On his side Arthur had his man of business, John Husee, a merchant who managed Arthur’s affairs in England while he was absent in France. Husee became Arthur’s agent in August 1533; He carried letters from Calais to England, and kept Lord Lisle informed of political events at court.

Much of Husee’s time was spent in England following Lord Lisle's suits at law. Husee was particularly adept at relations with those in the upper echelons of power, and even at times offered Arthur advice on dealing with King Henry VIII. Husee performed more mundane tasks for the Lord Deputy and his family as well, seeing to the care of Honor's children by her first marriage;

‘By Swift I sent a cap with a white feather in a cap case for Mr [John] Bassett, which I trust is there ere this time….Mr Popley lent me XX nobles, whereof I think he doth owe the best part for his rent., which I paid for the furring of Mr Basset’s gown.’[ix]

Husee was compensated for his services with a post in the Calais garrison which by 1535 provided him with a daily wage of 8d[x]. In October 1536 he received a grant for life from the Crown as 'searcher of the lordships of Marke and Oye within the Calais pale', which brought him an additional 8d a day.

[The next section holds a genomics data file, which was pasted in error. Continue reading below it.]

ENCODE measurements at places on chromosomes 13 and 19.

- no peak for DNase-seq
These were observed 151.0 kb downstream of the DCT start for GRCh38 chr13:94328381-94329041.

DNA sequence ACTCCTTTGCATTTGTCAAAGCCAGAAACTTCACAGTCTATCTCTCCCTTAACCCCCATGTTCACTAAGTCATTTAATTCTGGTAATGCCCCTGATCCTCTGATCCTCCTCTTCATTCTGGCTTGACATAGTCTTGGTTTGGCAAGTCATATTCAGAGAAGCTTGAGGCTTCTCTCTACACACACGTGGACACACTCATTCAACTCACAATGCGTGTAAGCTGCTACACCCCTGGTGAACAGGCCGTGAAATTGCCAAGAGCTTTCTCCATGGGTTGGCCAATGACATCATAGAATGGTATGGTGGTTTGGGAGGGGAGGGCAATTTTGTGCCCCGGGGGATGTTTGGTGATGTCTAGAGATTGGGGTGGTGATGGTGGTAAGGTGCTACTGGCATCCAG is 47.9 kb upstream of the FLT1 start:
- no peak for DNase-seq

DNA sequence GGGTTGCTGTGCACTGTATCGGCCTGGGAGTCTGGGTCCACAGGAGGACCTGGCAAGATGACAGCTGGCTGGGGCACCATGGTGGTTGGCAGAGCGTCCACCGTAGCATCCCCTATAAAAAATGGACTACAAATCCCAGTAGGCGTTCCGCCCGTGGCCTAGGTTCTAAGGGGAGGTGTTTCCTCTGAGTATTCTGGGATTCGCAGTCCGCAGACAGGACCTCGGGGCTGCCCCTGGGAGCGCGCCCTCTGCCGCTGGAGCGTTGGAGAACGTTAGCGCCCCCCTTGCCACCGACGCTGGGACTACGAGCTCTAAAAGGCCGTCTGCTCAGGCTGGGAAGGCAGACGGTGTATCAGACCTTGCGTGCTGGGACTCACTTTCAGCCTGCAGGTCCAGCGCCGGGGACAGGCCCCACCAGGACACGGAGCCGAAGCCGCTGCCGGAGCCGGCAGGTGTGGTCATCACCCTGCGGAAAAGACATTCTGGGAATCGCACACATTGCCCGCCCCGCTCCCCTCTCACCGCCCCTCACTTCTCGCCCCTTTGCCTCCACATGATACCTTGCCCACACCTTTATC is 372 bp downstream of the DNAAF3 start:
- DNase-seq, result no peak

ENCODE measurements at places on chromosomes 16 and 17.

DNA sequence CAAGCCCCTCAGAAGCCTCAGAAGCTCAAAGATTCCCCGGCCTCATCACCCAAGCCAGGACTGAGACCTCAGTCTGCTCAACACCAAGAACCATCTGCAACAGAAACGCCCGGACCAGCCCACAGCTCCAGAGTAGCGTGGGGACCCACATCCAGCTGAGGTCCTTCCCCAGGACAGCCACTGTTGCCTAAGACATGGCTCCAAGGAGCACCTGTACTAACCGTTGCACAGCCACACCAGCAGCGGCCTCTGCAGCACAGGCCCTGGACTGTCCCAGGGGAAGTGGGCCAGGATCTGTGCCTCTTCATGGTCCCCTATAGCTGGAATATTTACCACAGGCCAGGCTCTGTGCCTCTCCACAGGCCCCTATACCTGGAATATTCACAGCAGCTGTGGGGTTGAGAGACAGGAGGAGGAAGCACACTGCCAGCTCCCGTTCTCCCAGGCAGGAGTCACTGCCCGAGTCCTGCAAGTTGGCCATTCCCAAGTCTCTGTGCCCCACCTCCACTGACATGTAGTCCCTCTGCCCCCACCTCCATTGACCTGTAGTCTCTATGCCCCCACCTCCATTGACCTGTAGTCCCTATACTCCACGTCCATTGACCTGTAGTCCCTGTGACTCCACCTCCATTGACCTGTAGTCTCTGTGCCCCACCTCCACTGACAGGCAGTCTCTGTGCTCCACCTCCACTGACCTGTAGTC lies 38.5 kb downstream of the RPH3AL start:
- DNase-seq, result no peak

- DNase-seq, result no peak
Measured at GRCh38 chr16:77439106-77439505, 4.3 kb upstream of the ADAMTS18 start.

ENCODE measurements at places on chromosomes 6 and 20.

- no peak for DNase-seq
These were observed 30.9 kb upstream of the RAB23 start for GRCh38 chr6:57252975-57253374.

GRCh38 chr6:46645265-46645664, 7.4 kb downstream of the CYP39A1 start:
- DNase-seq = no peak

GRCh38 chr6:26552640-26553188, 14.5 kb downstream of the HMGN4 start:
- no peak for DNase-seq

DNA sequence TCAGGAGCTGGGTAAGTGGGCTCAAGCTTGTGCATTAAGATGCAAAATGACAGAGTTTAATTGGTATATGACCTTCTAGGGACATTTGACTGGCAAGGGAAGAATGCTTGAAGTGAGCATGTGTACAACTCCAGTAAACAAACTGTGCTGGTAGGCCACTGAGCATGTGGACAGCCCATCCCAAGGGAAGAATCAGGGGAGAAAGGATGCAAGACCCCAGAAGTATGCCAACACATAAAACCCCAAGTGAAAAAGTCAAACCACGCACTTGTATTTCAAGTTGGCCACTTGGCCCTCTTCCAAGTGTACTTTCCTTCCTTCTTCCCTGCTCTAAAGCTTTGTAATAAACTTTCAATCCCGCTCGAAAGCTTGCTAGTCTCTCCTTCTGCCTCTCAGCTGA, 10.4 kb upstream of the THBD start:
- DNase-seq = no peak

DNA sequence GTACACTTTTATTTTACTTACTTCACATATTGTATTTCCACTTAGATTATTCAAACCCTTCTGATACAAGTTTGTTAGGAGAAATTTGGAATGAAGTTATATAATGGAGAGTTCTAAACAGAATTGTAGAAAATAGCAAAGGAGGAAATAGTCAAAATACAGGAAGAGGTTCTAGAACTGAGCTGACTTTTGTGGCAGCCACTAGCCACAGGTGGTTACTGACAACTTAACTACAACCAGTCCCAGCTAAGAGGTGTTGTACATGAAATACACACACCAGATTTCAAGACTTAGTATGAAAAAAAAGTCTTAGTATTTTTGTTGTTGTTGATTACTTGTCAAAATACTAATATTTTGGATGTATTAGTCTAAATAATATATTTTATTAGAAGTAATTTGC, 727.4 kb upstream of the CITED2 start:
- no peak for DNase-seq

An Unimportant Spearman

Mary Boleyn
When Arthur arrived in Calais one William Stafford joined the garrison as a spearman. Stafford was soon being used by the Lisles as a courier between Calais and England and running commissions for the family. In December 1533 Husee met with Stafford in Dover; Stafford had been in England to purchase a gorget, ribbon and lawns for Honor. In August 1534 a correspondent of Honor’s wrote to her;

‘Since my coming from London from Hampshire, I hear that Stafford your servant, to whom I gave the letter, was in London long after, so I wish to know whether it has been received.’[xi]

Stafford, a relatively unimportant manservant probably met up with Mary Boleyn, to further his romance with the Queen’s sister, a woman who was not prone to thinking of the consequences of her actions. Stafford and Mary probably married in the summer of 1534. Mary had been living under her father’s displeasure[xii] since the death of her first husband. This marriage to Stafford was seen as a great mésalliance, making the king brother-in-law to a common spearman. Certainly the couple were never received at court again.

There is evidence to show that Stafford retained his place with the Lisles, as mention is made in letters to Honor and Arthur of their man Stafford running errands for themselves and their friends. It is assumed that Mary joined him in Calais, though not with the children of her previous marriage; her son was taken by Anne as a ward. Thomas Boleyn was every bit as disapproving as his younger daughter and it is unlikely that they were ever reconciled.